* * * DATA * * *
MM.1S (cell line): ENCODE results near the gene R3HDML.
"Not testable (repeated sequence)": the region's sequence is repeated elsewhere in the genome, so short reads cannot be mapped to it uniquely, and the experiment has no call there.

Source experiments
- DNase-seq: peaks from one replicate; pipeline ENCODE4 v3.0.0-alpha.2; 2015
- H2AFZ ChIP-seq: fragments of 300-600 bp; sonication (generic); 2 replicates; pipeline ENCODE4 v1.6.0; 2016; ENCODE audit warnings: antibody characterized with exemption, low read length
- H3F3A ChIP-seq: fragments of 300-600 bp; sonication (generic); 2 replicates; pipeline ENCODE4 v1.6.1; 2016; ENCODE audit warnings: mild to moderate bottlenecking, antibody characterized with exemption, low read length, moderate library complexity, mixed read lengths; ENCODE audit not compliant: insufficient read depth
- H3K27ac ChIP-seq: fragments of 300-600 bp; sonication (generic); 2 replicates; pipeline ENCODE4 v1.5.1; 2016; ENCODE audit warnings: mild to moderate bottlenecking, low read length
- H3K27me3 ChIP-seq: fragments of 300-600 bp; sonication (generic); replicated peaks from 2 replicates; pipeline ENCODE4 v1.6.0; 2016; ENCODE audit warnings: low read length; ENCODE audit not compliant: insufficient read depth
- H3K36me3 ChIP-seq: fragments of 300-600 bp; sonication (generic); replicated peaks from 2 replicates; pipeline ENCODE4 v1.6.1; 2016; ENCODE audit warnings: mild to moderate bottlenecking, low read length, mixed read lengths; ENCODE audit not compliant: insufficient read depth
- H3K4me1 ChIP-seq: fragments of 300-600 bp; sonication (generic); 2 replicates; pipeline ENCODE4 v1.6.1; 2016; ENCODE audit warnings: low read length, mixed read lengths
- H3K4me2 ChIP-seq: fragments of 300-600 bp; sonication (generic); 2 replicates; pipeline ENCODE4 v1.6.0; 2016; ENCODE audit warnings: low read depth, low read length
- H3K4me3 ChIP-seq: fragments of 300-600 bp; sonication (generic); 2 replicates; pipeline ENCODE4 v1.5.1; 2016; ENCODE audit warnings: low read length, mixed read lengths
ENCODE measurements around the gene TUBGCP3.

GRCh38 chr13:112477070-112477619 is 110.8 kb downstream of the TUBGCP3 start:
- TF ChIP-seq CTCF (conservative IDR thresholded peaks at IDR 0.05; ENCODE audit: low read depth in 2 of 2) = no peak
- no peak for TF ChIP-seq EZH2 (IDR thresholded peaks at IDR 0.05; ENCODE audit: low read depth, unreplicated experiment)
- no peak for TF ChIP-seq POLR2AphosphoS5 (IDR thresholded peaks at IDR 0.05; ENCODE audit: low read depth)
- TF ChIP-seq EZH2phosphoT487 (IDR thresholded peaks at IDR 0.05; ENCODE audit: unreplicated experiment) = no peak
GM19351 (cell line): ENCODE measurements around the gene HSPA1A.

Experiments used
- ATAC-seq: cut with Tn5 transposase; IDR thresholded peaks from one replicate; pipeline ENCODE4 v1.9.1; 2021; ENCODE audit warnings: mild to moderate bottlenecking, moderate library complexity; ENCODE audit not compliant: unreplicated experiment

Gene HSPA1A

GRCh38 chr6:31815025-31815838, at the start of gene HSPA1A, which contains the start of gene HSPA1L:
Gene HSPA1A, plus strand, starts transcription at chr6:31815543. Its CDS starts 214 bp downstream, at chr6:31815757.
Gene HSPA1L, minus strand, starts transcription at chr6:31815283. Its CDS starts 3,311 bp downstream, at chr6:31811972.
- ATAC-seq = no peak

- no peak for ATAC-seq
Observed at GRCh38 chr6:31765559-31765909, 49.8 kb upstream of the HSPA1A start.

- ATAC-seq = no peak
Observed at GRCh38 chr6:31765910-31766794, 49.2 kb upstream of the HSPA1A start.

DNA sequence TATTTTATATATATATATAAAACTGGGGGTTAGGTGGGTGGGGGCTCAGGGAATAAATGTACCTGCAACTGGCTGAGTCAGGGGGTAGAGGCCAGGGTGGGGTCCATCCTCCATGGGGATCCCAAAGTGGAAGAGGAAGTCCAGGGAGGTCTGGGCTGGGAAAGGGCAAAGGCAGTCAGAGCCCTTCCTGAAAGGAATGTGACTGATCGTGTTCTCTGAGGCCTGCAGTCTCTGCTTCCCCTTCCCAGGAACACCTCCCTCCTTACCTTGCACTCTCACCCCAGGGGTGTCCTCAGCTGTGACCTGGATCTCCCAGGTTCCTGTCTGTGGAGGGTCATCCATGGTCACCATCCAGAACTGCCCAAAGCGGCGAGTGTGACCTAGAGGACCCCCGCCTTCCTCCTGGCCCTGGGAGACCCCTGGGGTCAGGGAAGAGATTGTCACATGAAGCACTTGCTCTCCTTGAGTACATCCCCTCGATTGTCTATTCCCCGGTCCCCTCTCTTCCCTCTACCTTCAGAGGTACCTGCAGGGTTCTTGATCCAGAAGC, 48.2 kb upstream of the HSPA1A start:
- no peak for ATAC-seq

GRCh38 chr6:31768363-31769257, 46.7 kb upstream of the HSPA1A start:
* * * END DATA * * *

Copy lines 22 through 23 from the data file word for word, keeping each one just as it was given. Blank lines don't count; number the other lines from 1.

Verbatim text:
Gene HSPA1A

GRCh38 chr6:31815025-31815838, at the start of gene HSPA1A, which contains the start of gene HSPA1L: